I agree that Poirot brawling is pretty out of character, though I tried to make allowances by remembering that he was after all a veteran of the Belgian police forces so presumably he wasn’t entirely unfamiliar with the more active side of the business.

But the film was pretty much a hodgepodge of the tried-and-true and odd new directions, some of which worked and some did not IMHO.

  • The second “attack”/knife “discovery”? Ridiculously hokey and implausible. By that time they must all have known that the original cover of the “concealed assassin” was blown.

  • You are not seriously expecting me to believe that the Daisy Ridley character had been the governess of the Lucy Boynton character several years ago?? Ridley is 25 and Boynton is 23, and both of them looked about their own ages in the film.

However, many of the performances were really good. Johnny Depp and Olivia Colman particularly, among the smaller parts.

We just got home from seeing it at the cheapie matinee, if $8 per person is cheap. (Shaddup - when I was a kid, movies were 50¢ - now get off my lawn!!)

Anyway, count me as a fan of the '74 version. I honestly didn’t come to see this with any preconceptions, but there wasn’t a whole lot that I liked about it, other than the train interiors were quite impressive.

I never was a fan of Branagh - I hated what he did to Frankenstein - but since I didn’t know he was involved in this one, I wasn’t prejudiced because of that. Still, I didn’t like his Poirot. I didn’t like the “action” scene. I hated the finale. And I was pulled out of the movie every time it moved outside. It was snowing in the mountains, but you didn’t see anyone’s breath? Really???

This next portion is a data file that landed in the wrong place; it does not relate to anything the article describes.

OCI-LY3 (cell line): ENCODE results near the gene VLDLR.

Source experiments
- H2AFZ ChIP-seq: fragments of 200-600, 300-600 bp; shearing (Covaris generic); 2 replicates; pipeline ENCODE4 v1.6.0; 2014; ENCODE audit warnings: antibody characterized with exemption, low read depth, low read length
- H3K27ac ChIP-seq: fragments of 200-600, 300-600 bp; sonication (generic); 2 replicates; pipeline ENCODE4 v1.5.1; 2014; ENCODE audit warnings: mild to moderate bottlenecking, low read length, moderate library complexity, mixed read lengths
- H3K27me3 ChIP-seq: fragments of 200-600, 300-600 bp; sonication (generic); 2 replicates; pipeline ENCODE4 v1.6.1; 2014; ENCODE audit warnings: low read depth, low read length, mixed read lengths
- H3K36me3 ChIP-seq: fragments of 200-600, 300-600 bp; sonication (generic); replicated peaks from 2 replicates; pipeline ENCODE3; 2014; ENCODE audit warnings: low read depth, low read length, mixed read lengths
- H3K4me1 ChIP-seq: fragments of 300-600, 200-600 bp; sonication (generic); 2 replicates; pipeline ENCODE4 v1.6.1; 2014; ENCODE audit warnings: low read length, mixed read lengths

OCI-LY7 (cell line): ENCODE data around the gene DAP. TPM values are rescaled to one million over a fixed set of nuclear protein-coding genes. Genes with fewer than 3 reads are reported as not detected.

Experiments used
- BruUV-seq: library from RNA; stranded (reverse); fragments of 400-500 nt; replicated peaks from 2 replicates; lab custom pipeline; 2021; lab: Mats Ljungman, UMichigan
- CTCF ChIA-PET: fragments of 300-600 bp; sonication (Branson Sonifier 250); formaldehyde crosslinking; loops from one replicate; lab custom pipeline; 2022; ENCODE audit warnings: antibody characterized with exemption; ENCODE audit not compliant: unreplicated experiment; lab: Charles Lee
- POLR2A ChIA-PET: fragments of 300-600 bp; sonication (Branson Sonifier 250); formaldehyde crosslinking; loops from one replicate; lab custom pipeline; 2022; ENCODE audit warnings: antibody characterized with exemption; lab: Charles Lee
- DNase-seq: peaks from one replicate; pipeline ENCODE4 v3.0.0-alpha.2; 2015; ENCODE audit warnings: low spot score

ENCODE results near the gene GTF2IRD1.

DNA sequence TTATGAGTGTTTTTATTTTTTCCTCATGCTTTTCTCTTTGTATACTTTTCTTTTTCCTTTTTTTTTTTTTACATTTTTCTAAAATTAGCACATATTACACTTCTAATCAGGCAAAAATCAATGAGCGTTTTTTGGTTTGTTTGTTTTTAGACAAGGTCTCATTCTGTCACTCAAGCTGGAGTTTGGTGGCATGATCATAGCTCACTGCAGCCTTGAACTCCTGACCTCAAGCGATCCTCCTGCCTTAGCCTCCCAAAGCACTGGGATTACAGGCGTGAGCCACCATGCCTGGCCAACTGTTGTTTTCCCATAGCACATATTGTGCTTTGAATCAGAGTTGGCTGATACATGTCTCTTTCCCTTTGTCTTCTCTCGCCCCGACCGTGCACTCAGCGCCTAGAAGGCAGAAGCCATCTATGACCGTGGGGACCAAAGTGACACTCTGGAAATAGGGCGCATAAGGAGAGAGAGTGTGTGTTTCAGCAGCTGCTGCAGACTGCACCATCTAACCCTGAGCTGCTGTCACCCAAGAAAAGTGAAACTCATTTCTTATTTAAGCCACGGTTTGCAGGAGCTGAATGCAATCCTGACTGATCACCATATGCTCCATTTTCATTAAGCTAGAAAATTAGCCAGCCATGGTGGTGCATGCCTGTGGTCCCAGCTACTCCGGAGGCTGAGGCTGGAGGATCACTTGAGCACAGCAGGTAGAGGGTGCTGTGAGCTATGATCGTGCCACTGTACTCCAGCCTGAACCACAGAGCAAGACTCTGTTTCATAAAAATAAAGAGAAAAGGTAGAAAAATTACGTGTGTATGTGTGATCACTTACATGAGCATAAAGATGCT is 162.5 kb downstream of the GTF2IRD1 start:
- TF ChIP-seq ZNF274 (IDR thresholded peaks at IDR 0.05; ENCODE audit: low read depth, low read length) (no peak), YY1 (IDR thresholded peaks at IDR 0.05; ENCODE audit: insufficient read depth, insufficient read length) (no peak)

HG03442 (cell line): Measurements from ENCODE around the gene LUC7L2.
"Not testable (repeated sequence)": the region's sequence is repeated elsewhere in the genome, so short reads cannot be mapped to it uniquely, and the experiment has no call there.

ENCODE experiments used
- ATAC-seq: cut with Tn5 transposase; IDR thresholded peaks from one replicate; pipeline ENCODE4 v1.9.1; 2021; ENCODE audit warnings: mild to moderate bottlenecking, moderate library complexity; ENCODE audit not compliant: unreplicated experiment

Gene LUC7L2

It wasn’t the worst way to spend a couple of hours on a frozen Saturday morning, but I enjoyed the coming attractions more than this movie.

Oh yeah, and maybe I misunderstood, but what was with the clown-car exit from the cabin?

I understood as a little license with telling the story-- more what it felt like than what actually happened.

There’s really no good way to do that scene. The way it was done in the 74 version is plenty creepy when you watch it, and since you are so caught up in the film, you don’t realize how unrealistic it is, but seriously, people just queued up out in the hallway? walked in calmly one by one?

Movies were 50¢ when I was a kid as well. But matinees were 25¢. When movies went up to a dollar matinees were 50¢. Even throughout the 80s matinees were always half price. Now at our local theater movies are $10.00, but matinees are $8.50. What happened? I understand prices going up, but evening shows and matinees should have maintained the same price ratio.

RivkahChaya:. Haven’t seen it yet, but…you thought that was a good moustache???. Ay Caramba.

Didn’t Branagh direct Much Ado About Nothing? That was pretty good.